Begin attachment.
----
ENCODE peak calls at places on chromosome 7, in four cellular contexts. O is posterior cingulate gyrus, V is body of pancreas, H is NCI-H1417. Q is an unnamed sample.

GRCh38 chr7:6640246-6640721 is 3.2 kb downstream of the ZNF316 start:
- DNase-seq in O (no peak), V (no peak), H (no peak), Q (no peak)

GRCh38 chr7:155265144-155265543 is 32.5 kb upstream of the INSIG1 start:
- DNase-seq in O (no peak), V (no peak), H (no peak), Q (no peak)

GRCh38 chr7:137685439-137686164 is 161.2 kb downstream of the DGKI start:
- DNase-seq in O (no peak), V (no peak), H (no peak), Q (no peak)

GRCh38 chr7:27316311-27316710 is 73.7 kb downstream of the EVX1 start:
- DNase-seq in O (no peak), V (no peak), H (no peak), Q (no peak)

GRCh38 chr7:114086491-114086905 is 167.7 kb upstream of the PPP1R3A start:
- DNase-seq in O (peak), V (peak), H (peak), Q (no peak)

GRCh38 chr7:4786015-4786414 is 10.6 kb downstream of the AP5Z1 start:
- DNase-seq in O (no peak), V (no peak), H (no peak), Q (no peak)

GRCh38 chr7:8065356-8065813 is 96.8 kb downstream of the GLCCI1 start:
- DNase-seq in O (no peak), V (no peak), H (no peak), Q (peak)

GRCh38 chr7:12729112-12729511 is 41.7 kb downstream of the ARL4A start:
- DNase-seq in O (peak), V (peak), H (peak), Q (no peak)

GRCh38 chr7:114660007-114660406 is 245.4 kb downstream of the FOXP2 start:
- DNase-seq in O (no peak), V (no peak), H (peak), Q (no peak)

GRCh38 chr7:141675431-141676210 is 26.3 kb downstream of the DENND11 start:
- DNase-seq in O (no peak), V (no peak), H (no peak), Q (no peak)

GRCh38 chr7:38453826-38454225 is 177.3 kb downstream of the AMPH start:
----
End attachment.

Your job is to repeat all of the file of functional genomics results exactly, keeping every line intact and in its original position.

ENCODE peak calls at places on chromosome 7, in four cellular contexts. O is posterior cingulate gyrus, V is body of pancreas, H is NCI-H1417. Q is an unnamed sample.

GRCh38 chr7:6640246-6640721 is 3.2 kb downstream of the ZNF316 start:
- DNase-seq in O (no peak), V (no peak), H (no peak), Q (no peak)

GRCh38 chr7:155265144-155265543 is 32.5 kb upstream of the INSIG1 start:
- DNase-seq in O (no peak), V (no peak), H (no peak), Q (no peak)

GRCh38 chr7:137685439-137686164 is 161.2 kb downstream of the DGKI start:
- DNase-seq in O (no peak), V (no peak), H (no peak), Q (no peak)

GRCh38 chr7:27316311-27316710 is 73.7 kb downstream of the EVX1 start:
- DNase-seq in O (no peak), V (no peak), H (no peak), Q (no peak)

GRCh38 chr7:114086491-114086905 is 167.7 kb upstream of the PPP1R3A start:
- DNase-seq in O (peak), V (peak), H (peak), Q (no peak)

GRCh38 chr7:4786015-4786414 is 10.6 kb downstream of the AP5Z1 start:
- DNase-seq in O (no peak), V (no peak), H (no peak), Q (no peak)

GRCh38 chr7:8065356-8065813 is 96.8 kb downstream of the GLCCI1 start:
- DNase-seq in O (no peak), V (no peak), H (no peak), Q (peak)

GRCh38 chr7:12729112-12729511 is 41.7 kb downstream of the ARL4A start:
- DNase-seq in O (peak), V (peak), H (peak), Q (no peak)

GRCh38 chr7:114660007-114660406 is 245.4 kb downstream of the FOXP2 start:
- DNase-seq in O (no peak), V (no peak), H (peak), Q (no peak)

GRCh38 chr7:141675431-141676210 is 26.3 kb downstream of the DENND11 start:
- DNase-seq in O (no peak), V (no peak), H (no peak), Q (no peak)

GRCh38 chr7:38453826-38454225 is 177.3 kb downstream of the AMPH start: